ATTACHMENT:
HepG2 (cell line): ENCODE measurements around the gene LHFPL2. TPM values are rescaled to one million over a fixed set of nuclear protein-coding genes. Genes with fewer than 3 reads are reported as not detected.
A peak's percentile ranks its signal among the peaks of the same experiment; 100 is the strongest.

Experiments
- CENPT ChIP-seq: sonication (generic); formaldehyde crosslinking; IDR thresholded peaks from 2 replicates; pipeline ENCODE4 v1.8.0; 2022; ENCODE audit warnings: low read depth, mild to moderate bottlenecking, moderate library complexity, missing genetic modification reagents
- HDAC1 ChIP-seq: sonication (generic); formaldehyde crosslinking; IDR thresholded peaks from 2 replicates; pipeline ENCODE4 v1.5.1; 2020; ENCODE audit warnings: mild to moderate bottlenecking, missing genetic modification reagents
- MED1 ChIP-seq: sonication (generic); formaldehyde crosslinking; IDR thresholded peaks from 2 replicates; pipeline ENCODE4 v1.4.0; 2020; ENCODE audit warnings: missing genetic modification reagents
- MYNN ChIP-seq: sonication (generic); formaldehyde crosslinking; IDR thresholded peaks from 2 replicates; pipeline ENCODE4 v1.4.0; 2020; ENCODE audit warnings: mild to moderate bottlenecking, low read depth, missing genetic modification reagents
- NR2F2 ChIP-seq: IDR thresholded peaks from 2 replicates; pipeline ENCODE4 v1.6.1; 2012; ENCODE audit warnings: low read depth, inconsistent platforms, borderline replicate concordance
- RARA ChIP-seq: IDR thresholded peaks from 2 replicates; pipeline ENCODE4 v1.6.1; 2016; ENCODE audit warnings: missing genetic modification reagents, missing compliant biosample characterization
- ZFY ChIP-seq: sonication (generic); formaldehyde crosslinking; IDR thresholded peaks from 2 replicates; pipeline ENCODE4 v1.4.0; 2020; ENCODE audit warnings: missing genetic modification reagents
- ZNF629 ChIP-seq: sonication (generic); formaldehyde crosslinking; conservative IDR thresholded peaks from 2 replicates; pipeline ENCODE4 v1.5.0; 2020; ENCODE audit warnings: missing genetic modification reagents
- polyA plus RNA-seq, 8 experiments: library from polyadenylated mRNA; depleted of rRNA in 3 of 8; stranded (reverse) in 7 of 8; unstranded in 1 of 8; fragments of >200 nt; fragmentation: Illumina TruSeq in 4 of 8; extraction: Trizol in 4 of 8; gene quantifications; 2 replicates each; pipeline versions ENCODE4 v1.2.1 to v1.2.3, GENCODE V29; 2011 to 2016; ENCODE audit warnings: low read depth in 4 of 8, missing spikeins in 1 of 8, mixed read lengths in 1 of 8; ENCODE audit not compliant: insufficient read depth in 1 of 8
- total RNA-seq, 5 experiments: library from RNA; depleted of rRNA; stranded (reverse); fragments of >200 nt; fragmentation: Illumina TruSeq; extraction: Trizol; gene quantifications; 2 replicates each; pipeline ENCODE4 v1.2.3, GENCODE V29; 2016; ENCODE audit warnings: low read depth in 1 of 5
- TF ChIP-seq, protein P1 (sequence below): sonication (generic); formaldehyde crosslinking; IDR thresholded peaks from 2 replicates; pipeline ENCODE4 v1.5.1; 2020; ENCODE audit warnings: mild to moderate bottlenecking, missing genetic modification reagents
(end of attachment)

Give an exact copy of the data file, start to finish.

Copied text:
HepG2 (cell line): ENCODE measurements around the gene LHFPL2. TPM values are rescaled to one million over a fixed set of nuclear protein-coding genes. Genes with fewer than 3 reads are reported as not detected.
A peak's percentile ranks its signal among the peaks of the same experiment; 100 is the strongest.

Experiments
- CENPT ChIP-seq: sonication (generic); formaldehyde crosslinking; IDR thresholded peaks from 2 replicates; pipeline ENCODE4 v1.8.0; 2022; ENCODE audit warnings: low read depth, mild to moderate bottlenecking, moderate library complexity, missing genetic modification reagents
- HDAC1 ChIP-seq: sonication (generic); formaldehyde crosslinking; IDR thresholded peaks from 2 replicates; pipeline ENCODE4 v1.5.1; 2020; ENCODE audit warnings: mild to moderate bottlenecking, missing genetic modification reagents
- MED1 ChIP-seq: sonication (generic); formaldehyde crosslinking; IDR thresholded peaks from 2 replicates; pipeline ENCODE4 v1.4.0; 2020; ENCODE audit warnings: missing genetic modification reagents
- MYNN ChIP-seq: sonication (generic); formaldehyde crosslinking; IDR thresholded peaks from 2 replicates; pipeline ENCODE4 v1.4.0; 2020; ENCODE audit warnings: mild to moderate bottlenecking, low read depth, missing genetic modification reagents
- NR2F2 ChIP-seq: IDR thresholded peaks from 2 replicates; pipeline ENCODE4 v1.6.1; 2012; ENCODE audit warnings: low read depth, inconsistent platforms, borderline replicate concordance
- RARA ChIP-seq: IDR thresholded peaks from 2 replicates; pipeline ENCODE4 v1.6.1; 2016; ENCODE audit warnings: missing genetic modification reagents, missing compliant biosample characterization
- ZFY ChIP-seq: sonication (generic); formaldehyde crosslinking; IDR thresholded peaks from 2 replicates; pipeline ENCODE4 v1.4.0; 2020; ENCODE audit warnings: missing genetic modification reagents
- ZNF629 ChIP-seq: sonication (generic); formaldehyde crosslinking; conservative IDR thresholded peaks from 2 replicates; pipeline ENCODE4 v1.5.0; 2020; ENCODE audit warnings: missing genetic modification reagents
- polyA plus RNA-seq, 8 experiments: library from polyadenylated mRNA; depleted of rRNA in 3 of 8; stranded (reverse) in 7 of 8; unstranded in 1 of 8; fragments of >200 nt; fragmentation: Illumina TruSeq in 4 of 8; extraction: Trizol in 4 of 8; gene quantifications; 2 replicates each; pipeline versions ENCODE4 v1.2.1 to v1.2.3, GENCODE V29; 2011 to 2016; ENCODE audit warnings: low read depth in 4 of 8, missing spikeins in 1 of 8, mixed read lengths in 1 of 8; ENCODE audit not compliant: insufficient read depth in 1 of 8
- total RNA-seq, 5 experiments: library from RNA; depleted of rRNA; stranded (reverse); fragments of >200 nt; fragmentation: Illumina TruSeq; extraction: Trizol; gene quantifications; 2 replicates each; pipeline ENCODE4 v1.2.3, GENCODE V29; 2016; ENCODE audit warnings: low read depth in 1 of 5
- TF ChIP-seq, protein P1 (sequence below): sonication (generic); formaldehyde crosslinking; IDR thresholded peaks from 2 replicates; pipeline ENCODE4 v1.5.1; 2020; ENCODE audit warnings: mild to moderate bottlenecking, missing genetic modification reagents